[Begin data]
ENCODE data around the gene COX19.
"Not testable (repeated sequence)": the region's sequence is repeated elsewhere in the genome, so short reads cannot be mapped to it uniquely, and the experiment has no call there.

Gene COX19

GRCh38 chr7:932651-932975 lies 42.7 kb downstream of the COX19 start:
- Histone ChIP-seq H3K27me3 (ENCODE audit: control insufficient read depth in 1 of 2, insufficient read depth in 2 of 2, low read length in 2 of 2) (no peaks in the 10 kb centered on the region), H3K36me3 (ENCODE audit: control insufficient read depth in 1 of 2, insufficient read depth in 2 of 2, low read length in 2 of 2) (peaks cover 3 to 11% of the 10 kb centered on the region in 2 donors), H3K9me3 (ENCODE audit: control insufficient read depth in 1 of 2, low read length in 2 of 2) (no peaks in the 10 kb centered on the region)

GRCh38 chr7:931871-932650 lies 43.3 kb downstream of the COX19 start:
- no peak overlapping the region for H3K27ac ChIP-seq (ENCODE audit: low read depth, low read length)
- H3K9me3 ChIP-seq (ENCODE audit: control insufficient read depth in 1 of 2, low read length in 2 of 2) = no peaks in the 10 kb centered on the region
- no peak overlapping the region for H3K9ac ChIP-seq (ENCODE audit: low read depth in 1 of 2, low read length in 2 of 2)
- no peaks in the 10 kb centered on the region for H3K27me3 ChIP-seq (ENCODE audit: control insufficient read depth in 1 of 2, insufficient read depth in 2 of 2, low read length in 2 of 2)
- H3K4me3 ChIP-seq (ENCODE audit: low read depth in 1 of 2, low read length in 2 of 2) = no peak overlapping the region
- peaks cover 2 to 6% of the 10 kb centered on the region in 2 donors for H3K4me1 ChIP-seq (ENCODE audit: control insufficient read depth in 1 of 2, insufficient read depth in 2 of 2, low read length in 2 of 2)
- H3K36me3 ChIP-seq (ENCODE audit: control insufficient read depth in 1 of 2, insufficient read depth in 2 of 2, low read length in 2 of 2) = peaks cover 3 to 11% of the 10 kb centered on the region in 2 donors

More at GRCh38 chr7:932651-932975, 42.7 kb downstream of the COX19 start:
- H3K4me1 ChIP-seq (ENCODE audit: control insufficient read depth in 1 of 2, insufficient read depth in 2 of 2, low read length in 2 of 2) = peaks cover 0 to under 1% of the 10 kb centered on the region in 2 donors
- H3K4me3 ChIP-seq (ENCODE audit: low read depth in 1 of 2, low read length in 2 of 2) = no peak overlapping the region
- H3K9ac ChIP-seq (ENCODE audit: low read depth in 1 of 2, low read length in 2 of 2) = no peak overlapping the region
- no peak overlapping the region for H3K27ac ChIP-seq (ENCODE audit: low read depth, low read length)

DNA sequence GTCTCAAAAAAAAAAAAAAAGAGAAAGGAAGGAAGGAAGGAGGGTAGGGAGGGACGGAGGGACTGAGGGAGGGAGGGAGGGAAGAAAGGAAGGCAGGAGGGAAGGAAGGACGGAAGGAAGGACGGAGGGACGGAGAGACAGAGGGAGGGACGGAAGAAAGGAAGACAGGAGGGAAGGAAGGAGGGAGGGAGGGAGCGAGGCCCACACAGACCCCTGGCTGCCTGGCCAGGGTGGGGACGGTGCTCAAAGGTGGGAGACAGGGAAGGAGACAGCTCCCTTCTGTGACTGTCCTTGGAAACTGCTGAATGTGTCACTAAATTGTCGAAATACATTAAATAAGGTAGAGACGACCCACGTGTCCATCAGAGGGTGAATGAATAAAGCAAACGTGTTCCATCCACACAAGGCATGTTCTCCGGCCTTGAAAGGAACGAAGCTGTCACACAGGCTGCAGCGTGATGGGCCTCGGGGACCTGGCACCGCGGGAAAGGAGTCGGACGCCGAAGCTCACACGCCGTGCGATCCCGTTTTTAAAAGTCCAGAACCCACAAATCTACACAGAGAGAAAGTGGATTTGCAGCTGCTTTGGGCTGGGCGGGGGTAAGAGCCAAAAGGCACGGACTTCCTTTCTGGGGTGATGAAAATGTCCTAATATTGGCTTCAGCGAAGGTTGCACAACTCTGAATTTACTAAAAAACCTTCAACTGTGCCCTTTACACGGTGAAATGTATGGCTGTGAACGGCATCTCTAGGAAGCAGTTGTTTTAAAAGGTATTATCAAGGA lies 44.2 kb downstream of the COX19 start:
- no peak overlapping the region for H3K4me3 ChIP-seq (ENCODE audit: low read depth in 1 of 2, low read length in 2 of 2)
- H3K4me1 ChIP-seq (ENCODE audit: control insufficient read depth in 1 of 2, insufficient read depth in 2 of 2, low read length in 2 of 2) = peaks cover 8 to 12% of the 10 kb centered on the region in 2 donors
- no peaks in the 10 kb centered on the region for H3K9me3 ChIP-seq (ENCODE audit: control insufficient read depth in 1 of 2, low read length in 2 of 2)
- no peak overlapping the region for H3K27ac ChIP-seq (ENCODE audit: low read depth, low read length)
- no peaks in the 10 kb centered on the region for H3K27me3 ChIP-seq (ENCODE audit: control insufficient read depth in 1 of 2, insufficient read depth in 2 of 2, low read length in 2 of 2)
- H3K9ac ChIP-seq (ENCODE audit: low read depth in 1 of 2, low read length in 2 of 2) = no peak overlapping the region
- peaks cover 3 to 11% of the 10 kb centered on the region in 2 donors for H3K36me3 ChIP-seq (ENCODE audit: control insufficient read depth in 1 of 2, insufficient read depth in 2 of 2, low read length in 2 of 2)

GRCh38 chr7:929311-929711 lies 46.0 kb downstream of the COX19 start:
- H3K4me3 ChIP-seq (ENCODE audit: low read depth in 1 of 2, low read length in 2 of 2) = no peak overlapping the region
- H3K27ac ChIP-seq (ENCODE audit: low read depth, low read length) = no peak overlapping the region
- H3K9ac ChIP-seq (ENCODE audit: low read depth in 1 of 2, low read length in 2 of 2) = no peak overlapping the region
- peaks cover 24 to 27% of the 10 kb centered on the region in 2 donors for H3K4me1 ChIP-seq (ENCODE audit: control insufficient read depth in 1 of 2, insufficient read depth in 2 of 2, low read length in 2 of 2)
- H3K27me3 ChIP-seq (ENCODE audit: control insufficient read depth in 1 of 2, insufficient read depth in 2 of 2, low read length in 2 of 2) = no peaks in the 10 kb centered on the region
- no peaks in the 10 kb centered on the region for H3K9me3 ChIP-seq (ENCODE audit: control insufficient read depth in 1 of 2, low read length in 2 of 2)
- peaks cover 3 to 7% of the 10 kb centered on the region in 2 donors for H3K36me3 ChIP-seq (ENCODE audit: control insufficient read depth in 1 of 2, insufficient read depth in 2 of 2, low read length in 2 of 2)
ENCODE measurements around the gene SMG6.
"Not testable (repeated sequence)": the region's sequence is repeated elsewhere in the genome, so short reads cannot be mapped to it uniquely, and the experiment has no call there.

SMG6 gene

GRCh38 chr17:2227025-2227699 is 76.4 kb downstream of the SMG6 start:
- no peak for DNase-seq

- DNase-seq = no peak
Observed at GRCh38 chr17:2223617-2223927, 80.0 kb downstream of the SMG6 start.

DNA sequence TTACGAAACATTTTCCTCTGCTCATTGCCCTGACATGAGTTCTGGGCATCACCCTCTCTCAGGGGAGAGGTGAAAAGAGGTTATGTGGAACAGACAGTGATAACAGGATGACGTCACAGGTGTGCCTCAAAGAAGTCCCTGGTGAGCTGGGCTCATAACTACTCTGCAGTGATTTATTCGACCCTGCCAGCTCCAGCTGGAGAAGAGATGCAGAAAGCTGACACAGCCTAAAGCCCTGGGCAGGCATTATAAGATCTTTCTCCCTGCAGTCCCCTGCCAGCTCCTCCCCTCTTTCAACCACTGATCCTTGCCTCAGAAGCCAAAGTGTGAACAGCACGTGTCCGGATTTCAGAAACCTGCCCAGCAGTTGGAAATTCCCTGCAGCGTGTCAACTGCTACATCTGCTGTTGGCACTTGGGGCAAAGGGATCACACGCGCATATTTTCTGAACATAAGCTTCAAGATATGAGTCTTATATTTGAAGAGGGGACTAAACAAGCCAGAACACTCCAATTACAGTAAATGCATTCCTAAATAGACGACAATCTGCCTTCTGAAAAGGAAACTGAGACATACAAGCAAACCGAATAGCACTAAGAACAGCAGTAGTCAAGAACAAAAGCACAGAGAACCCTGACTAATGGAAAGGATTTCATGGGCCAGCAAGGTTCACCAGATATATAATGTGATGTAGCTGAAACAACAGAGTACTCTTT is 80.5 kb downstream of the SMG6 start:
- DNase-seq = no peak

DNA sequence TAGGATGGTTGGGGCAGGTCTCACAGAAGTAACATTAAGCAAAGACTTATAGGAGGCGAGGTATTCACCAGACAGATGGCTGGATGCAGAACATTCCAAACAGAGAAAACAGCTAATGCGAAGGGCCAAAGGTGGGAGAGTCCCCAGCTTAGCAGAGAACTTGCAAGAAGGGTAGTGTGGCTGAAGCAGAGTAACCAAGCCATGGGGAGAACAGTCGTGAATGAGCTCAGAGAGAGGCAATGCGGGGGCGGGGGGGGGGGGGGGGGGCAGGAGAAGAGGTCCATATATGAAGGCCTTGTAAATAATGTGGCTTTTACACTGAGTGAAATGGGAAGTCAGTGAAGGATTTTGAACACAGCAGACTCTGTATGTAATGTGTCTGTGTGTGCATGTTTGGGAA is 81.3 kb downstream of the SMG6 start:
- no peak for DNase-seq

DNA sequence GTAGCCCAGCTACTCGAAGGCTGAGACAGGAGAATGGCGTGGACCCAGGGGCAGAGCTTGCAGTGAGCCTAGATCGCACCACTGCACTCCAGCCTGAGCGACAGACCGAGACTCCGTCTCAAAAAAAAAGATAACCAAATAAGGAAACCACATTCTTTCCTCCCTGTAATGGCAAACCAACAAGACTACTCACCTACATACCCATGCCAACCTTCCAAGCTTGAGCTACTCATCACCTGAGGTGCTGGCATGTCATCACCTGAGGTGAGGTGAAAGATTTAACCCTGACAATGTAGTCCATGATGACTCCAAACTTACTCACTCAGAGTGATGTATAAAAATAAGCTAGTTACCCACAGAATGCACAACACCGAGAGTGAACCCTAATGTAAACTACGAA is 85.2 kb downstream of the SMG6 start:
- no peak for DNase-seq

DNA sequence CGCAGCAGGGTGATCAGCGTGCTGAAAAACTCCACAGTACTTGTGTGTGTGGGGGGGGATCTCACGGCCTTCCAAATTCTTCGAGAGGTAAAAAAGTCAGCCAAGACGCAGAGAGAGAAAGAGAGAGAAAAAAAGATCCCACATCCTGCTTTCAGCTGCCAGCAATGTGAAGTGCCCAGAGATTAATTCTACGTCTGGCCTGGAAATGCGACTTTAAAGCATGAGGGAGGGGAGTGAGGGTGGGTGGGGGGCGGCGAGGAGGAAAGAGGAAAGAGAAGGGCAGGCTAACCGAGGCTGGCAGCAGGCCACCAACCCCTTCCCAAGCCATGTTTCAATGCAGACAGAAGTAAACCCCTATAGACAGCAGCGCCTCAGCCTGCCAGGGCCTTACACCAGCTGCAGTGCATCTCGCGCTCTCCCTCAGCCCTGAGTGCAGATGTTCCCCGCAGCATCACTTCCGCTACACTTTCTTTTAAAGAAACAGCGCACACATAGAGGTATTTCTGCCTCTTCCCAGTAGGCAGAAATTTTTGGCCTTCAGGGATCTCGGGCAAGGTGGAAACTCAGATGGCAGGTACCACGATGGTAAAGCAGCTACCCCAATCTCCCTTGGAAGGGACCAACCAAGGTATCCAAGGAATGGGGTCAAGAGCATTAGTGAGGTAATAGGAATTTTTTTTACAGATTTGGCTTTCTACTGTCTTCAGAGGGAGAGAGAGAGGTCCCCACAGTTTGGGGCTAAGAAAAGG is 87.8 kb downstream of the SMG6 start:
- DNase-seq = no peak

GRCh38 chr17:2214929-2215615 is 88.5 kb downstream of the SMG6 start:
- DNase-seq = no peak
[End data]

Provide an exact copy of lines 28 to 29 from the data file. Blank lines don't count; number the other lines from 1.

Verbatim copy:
- H3K4me3 ChIP-seq (ENCODE audit: low read depth in 1 of 2, low read length in 2 of 2) = no peak overlapping the region
- H3K27ac ChIP-seq (ENCODE audit: low read depth, low read length) = no peak overlapping the region